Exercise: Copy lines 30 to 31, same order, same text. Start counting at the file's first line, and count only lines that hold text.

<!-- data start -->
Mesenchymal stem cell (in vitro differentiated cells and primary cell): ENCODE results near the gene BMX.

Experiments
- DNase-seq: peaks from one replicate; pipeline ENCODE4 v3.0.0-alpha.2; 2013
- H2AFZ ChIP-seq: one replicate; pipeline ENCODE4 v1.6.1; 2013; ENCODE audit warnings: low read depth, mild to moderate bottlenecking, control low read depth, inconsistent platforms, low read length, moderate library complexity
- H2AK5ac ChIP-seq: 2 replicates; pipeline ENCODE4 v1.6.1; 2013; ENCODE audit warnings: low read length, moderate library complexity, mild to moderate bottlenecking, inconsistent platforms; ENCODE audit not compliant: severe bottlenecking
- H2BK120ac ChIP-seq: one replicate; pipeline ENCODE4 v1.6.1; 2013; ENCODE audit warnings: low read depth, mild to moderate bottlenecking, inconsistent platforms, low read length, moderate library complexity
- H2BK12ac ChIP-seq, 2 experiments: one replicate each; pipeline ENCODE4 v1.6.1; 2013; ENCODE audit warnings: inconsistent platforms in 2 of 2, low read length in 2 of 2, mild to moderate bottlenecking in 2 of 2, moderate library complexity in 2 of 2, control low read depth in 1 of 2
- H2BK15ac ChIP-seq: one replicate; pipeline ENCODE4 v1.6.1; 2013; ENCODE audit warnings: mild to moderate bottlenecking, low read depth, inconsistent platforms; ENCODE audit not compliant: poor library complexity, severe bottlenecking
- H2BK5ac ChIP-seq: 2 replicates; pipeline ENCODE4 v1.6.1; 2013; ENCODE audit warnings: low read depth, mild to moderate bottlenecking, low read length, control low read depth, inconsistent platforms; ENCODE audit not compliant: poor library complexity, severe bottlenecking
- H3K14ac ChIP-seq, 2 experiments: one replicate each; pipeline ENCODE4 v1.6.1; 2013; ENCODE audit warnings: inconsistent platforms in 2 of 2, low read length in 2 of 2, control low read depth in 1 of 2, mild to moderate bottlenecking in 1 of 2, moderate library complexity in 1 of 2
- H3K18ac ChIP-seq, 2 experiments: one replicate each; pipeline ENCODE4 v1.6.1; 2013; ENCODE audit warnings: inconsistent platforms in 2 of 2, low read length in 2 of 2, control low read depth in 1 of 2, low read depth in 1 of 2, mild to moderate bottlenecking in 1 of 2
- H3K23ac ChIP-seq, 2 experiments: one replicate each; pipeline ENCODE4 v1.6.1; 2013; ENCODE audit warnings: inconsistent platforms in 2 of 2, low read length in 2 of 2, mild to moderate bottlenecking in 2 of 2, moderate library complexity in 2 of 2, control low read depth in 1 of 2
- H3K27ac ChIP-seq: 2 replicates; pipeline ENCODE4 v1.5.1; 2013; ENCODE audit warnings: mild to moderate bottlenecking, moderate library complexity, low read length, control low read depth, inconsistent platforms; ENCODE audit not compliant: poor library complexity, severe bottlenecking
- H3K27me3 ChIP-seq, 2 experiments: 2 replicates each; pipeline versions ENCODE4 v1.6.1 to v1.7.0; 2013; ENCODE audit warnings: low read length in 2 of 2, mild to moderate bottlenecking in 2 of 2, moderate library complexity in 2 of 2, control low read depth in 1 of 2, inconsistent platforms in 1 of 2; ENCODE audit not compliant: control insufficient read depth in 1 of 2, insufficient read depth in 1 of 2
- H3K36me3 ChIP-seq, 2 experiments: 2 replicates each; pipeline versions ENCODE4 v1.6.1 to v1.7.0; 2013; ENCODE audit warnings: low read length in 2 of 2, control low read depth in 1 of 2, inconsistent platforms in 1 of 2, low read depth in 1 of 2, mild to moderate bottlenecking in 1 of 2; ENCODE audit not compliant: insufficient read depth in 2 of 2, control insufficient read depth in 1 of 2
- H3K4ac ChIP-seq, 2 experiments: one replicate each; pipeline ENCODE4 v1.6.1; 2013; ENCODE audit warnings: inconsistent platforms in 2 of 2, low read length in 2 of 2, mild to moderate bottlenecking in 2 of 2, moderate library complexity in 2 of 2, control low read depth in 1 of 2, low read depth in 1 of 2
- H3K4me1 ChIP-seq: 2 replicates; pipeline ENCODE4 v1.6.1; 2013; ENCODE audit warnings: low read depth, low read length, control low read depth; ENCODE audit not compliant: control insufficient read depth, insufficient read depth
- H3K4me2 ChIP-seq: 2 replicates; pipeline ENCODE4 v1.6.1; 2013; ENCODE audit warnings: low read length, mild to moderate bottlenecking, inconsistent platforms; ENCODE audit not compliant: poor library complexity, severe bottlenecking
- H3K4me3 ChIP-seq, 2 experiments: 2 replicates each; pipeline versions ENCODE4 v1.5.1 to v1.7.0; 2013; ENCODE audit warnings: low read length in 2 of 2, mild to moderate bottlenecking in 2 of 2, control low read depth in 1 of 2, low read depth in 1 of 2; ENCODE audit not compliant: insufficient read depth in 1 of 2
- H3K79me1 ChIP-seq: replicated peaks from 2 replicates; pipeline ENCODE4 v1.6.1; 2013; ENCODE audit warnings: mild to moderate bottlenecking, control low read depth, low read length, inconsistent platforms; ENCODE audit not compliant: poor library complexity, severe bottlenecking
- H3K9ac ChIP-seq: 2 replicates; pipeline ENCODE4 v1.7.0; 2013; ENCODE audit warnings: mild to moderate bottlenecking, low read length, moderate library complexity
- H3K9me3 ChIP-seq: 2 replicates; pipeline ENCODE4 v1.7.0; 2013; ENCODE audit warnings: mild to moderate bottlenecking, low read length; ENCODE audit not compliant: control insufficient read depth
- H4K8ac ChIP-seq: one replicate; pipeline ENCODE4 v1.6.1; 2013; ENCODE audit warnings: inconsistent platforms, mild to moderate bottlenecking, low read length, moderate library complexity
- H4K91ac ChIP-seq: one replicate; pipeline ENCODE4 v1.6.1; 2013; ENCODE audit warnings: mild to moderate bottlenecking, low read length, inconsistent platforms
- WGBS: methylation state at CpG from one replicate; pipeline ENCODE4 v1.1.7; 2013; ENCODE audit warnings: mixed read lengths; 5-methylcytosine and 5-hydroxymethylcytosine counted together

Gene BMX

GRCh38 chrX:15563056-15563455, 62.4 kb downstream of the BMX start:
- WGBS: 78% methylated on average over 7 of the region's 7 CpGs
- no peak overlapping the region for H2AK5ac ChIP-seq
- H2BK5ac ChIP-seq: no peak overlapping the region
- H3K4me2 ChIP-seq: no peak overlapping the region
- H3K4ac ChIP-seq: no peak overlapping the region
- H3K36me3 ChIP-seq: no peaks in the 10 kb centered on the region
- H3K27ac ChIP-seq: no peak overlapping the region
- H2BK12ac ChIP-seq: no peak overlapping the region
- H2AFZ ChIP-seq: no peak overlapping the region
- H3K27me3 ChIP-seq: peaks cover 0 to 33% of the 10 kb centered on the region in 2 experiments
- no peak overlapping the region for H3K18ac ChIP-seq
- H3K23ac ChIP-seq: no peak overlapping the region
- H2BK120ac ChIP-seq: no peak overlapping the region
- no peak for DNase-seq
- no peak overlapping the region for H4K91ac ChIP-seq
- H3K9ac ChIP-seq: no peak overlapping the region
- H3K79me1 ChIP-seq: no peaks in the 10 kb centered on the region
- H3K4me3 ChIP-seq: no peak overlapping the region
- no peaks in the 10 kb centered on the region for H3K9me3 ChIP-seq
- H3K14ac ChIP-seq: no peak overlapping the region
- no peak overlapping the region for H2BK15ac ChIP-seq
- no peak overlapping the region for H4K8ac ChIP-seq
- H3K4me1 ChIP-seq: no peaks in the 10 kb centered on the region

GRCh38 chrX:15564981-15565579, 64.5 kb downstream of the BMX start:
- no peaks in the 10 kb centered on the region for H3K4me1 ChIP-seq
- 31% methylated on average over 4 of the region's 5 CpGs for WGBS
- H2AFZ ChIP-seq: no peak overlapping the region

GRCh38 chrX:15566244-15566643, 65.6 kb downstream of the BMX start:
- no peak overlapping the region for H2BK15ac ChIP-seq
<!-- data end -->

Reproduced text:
- H2BK5ac ChIP-seq: no peak overlapping the region
- H3K4me2 ChIP-seq: no peak overlapping the region